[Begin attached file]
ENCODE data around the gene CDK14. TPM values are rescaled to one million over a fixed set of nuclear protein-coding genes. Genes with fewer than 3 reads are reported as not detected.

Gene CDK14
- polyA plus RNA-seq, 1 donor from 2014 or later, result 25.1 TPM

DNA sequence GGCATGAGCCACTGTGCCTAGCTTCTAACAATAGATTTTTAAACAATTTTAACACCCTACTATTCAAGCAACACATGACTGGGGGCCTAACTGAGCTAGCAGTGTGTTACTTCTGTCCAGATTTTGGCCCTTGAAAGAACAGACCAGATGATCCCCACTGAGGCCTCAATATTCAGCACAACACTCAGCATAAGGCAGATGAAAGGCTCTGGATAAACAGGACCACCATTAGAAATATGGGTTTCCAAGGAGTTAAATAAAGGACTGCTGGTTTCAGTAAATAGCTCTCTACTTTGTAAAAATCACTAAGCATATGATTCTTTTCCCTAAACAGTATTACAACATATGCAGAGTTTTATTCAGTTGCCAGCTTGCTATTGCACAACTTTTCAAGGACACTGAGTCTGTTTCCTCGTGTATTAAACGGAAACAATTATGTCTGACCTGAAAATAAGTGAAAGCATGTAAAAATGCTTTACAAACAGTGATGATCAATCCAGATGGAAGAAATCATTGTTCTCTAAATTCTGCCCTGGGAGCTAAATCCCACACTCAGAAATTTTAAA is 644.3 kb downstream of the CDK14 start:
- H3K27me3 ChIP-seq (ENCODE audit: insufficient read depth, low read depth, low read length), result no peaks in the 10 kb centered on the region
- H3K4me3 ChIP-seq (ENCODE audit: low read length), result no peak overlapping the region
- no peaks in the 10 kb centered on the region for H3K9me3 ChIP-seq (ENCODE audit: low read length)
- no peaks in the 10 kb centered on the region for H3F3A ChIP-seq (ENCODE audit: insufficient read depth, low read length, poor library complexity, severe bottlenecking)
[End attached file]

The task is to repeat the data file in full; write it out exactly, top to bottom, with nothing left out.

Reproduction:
ENCODE data around the gene CDK14. TPM values are rescaled to one million over a fixed set of nuclear protein-coding genes. Genes with fewer than 3 reads are reported as not detected.

Gene CDK14
- polyA plus RNA-seq, 1 donor from 2014 or later, result 25.1 TPM

DNA sequence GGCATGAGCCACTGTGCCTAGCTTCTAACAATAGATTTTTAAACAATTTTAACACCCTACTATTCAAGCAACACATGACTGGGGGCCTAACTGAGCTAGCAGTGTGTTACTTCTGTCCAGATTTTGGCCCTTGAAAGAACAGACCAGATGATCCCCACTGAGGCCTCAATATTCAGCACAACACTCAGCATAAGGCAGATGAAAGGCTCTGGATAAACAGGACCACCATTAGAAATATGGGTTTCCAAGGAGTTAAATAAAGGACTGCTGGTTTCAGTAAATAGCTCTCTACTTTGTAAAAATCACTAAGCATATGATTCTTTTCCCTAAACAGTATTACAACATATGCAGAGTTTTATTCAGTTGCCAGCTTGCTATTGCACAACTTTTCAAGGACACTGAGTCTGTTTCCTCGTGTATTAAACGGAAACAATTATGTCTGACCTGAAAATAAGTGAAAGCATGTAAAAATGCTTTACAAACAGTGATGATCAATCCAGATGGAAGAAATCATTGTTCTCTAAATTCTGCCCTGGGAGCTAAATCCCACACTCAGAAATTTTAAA is 644.3 kb downstream of the CDK14 start:
- H3K27me3 ChIP-seq (ENCODE audit: insufficient read depth, low read depth, low read length), result no peaks in the 10 kb centered on the region
- H3K4me3 ChIP-seq (ENCODE audit: low read length), result no peak overlapping the region
- no peaks in the 10 kb centered on the region for H3K9me3 ChIP-seq (ENCODE audit: low read length)
- no peaks in the 10 kb centered on the region for H3F3A ChIP-seq (ENCODE audit: insufficient read depth, low read length, poor library complexity, severe bottlenecking)